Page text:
Louisville resident Tracey Clayton knew she wanted to go on a mission trip, she just didn’t know exactly where. Through the Internet, she found her calling on an 18-day trip to the African nation of South Sudan.
As a united Sudan, a bitter civil war ravaged the country for more than 20 years. Even after the South gained independence in 2011, violence and armed conflict still exist. Tensions flared between factions only weeks before Clayton embarked on her 24-hour flight followed by a 7-hour drive to the South Sudanese town of Maridi.
Stacked like nesting dolls in her backpack, Hall’s friend Clayton also transported around 40 of the boxes to be given out to local children. It had always been Hall’s dream to go on a mission trip to a faraway land. But her body will no longer allow her to achieve that goal.
“That would be my big dream, but I’ve waited too long now. But I have someone doing it,” Hall said.
Instead, she cut and folded the cards, ultimately transforming them into trinkets to make the children’s days just a little bit brighter.
“You do it just so they know someone is remembering them and taking the time to make one little thing that goes in their hands,” Hall said. “I just wish I could send them all over there because I know they’ve never seen anything like them.”
While helping a local pastor plant a new church in the region and strengthen two others, Clayton passed out the boxes to the children who followed her around the town. Considering most hadn’t ever experienced snow, they particularly liked the winter scenes.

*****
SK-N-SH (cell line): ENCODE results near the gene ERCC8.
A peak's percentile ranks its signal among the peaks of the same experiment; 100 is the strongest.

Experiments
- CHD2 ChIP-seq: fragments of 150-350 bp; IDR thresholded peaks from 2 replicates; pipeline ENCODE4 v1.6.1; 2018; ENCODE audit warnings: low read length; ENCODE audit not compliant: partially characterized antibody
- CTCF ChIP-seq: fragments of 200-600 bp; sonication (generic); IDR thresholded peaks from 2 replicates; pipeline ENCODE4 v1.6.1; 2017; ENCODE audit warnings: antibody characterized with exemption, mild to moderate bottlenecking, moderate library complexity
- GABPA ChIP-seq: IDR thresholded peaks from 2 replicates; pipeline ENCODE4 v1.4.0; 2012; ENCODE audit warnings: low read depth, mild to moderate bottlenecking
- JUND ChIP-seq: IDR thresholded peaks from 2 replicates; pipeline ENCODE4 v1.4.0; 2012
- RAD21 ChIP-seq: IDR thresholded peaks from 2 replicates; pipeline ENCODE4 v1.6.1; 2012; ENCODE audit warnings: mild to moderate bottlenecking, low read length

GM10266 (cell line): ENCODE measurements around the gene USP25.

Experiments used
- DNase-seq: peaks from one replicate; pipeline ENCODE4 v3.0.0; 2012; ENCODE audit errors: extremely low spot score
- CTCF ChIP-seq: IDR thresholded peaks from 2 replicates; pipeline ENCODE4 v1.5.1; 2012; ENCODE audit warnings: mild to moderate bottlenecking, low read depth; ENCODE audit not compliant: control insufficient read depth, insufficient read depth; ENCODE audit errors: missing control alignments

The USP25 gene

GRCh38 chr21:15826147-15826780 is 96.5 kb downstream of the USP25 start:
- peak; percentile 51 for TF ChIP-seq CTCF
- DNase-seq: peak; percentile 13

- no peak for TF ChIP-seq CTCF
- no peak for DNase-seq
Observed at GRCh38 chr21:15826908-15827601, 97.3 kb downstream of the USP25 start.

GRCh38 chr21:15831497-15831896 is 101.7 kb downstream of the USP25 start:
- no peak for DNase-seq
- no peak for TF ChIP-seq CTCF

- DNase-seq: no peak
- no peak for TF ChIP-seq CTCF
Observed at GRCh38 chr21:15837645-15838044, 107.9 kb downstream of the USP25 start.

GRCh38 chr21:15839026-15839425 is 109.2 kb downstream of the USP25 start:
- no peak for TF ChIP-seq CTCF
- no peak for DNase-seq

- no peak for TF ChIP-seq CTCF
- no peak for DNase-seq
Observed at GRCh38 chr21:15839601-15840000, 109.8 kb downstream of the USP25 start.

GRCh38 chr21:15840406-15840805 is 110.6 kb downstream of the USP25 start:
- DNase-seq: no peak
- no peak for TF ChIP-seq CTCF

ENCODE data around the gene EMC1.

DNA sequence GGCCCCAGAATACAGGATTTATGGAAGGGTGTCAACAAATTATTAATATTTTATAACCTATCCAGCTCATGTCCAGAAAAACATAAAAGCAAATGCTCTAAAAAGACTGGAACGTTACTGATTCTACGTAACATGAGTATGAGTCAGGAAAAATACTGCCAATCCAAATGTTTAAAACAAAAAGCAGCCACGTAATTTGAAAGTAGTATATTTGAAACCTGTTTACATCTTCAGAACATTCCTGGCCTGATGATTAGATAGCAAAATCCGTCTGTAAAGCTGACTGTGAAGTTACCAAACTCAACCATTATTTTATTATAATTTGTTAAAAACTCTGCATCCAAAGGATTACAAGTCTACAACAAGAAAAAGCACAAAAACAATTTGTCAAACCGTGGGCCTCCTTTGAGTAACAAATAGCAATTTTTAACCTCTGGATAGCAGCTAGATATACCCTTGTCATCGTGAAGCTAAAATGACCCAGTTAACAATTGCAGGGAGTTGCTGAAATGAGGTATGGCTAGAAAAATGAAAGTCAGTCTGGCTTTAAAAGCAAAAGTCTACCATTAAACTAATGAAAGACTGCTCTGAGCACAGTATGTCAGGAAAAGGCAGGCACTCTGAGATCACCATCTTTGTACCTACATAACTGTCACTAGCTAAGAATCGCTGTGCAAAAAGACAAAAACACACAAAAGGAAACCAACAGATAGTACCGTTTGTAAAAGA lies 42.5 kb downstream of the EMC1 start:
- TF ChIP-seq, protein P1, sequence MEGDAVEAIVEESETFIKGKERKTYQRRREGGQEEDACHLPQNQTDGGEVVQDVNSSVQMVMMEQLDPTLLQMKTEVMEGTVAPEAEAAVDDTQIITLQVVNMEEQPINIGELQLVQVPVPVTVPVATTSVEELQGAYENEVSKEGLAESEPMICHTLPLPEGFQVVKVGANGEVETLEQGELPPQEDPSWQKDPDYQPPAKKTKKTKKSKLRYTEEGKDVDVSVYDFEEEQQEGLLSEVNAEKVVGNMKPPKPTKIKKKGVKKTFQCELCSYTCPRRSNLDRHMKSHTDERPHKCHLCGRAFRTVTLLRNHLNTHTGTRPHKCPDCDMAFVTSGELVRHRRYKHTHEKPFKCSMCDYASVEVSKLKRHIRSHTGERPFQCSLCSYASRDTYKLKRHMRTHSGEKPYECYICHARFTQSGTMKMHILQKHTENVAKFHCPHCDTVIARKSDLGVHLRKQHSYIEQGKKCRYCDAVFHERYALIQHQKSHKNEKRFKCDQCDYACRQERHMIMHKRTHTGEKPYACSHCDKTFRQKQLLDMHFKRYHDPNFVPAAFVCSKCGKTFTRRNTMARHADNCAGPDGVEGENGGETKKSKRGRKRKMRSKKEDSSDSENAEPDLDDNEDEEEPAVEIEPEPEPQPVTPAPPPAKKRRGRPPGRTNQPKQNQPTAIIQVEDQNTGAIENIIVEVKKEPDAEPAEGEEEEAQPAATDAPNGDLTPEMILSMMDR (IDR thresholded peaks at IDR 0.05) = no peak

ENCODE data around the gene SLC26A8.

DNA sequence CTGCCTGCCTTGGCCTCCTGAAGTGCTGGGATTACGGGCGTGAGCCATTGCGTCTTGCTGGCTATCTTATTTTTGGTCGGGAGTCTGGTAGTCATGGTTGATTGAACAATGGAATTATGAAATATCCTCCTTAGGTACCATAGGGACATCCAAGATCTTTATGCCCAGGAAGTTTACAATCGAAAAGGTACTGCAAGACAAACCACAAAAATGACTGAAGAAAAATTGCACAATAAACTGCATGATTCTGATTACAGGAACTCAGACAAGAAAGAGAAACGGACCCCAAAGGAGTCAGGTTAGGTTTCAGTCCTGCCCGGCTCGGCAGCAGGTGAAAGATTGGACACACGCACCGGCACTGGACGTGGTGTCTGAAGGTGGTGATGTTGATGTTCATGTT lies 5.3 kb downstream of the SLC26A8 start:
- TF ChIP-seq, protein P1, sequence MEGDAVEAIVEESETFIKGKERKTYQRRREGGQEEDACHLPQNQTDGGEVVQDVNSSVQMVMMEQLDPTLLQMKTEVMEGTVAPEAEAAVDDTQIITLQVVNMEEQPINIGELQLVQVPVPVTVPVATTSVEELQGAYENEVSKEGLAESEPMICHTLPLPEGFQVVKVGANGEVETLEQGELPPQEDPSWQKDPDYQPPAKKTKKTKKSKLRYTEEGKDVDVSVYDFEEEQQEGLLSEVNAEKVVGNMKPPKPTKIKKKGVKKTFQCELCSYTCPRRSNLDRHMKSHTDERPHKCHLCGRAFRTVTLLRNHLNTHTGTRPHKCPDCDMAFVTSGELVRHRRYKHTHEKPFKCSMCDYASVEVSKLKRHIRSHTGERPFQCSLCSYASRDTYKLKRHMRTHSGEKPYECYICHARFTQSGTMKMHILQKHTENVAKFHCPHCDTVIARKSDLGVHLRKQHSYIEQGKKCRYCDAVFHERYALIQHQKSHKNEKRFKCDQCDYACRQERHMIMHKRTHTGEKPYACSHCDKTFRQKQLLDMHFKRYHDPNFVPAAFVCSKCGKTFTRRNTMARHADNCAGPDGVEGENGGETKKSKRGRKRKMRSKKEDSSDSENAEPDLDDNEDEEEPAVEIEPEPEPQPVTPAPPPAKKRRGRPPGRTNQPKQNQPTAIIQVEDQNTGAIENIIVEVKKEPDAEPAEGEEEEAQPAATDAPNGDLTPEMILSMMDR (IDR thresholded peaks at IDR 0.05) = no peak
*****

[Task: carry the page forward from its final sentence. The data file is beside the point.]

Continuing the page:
“The boxes were more valuable than the candy,” Clayton said.
Although many in the area live in poverty, Clayton sees the end of hostilities as a rebirth for long war-torn country. The pastor she traveled there with wanted Americans to know that his country has the resources to prosper, they just need knowledge and training.
“Right now this is an opportunity. It’s an opportunity for this country to establish itself. Who are they going to be?” she said.
In the future, she hopes to return to the town and work to provide more opportunities for South Sudanese women.
“If you can teach a woman to raise a child a little differently, to think a little different, in just a couple of generations you can change a country,” she said. “And if you raise that child in love and loving others, then things change.”
Hall also continues to make boxes from used cards for both nursing home residents and the children of Sudan. For those looking to donate, both the New Albany and Jeffersonville offices of the News and Tribune will be accepting old greeting cards on her behalf. For questions on Hall’s project, please phone her at 812-246-5315.